As the winter chill sets in and you pass your neighbor on the street or co-worker in the hall and you shout out a cheerful, "Happy Holidays," consider this: The holidays are the hardest time of year for many people and when you say "Merry Christmas" or "Happy Holidays", they have no idea what you're talking about.
Financial Stress: Divorce rates have been known to spike immediately after the holidays between Christmas and Valentine's Day each year. With the expectation that you out-give your family member or co-worker or you have to appear that your finances are in order, it's easy for people to over-spend.
Personal Loss: There's never a good time to lose a love one, but when you lose someone during the holidays, that feelings cycles back in full blast. Sitting and watching people around you who are able to celebrate with their loved ones can be even more piercing during the holidays. It's normal around the anniversary of the loss for the individual to experience excessive crying, isolation, anger, anxiety, physical weakness, and/or spiritual questioning. Grief is different for everyone and there is no right or wrong way to do it. Grief and depression are not the same but they can co-exist.
Social Anxiety: Many people become extremely self-conscious or become worries about judgement from others in regular social situations. If you don't have this, then you probably haven't thought about the fact that the holidays call for lots of social saturation: the office Christmas party, the dinner at your cousin's house, that cookie exchange. All of these events can present great internal conflict for people with social anxiety. If you notice that a friend of family member is chronically cancelling on your events, be sensitive to the fact that they may truly feel like they are "unable" to attend.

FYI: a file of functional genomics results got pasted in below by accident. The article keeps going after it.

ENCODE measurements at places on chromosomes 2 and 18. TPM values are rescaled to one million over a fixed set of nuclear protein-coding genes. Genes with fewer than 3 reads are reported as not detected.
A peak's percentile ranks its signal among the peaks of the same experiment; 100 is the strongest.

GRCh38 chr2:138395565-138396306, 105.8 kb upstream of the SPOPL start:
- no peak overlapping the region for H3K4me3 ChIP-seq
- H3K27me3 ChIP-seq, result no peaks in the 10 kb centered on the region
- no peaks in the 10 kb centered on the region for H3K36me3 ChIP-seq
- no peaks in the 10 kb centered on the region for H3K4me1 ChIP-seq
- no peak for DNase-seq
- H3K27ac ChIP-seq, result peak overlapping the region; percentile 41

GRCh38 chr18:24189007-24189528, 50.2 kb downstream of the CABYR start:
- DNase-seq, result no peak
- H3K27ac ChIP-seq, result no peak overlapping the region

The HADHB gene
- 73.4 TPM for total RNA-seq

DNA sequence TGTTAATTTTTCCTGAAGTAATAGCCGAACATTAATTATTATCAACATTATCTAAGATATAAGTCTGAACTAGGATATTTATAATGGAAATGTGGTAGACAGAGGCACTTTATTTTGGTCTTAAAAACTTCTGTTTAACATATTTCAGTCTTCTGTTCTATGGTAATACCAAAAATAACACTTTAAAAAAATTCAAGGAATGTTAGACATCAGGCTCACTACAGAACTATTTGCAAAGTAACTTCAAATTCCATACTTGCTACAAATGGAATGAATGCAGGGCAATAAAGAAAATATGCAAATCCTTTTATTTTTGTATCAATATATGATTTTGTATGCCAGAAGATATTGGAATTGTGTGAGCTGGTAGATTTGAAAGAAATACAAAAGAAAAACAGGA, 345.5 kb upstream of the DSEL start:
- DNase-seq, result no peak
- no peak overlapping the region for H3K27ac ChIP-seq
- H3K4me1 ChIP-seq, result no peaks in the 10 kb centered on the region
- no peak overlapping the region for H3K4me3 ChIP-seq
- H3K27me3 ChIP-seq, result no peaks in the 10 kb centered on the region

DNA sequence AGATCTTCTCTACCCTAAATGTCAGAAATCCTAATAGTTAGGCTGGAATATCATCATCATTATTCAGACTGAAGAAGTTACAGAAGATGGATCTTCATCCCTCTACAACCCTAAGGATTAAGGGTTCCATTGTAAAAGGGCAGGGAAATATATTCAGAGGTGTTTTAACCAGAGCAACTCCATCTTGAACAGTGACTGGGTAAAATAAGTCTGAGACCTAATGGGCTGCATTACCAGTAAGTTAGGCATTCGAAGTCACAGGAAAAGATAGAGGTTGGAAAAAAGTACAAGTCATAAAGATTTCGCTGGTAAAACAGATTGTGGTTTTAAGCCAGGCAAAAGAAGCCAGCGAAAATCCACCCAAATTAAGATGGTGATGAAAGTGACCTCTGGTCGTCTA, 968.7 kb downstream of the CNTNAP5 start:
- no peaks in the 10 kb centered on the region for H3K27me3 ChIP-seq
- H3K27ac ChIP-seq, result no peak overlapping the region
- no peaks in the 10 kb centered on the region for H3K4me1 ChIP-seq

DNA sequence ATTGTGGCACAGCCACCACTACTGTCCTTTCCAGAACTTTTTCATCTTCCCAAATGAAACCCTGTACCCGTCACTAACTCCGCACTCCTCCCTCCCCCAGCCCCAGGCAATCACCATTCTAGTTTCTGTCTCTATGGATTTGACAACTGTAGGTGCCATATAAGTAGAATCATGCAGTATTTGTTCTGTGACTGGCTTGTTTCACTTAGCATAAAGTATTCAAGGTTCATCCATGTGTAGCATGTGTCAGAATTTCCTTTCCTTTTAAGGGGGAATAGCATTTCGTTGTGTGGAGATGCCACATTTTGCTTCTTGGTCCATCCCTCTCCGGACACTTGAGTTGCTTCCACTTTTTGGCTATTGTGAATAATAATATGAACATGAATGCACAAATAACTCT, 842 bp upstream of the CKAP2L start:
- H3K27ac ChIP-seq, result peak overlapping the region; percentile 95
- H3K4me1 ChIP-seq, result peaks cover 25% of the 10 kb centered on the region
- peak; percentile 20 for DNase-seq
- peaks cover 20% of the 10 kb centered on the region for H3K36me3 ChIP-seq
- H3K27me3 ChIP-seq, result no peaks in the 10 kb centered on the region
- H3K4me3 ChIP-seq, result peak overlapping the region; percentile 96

Seasonal Depression: There are speculations as to the cause of SAD and nearly 1 in 3 people are diagnosed with it, but this is just another reason that the holidays may not be so happy. It's important to note if you feel a notable change in mood with the weather. It's common for us all to want to go out a little less when that winter chill sets in. It's more indicative of SAD if you're experiencing symptoms such as heavy limbs, weight gain, increase in appetite, hypersensitivity, or over-sleeping.
These are just a few road blocks for enjoying the holidays. It's important to remain sensitive to these (and other) mental health issues that may be impacting someone's ability to "be jolly." Most people with these issues would give anything to enjoy the holidays but simply don't feel like they can. Encourage friends and family to see professional help with these issues. You will not successfully bully these individuals into finding the holiday spirit.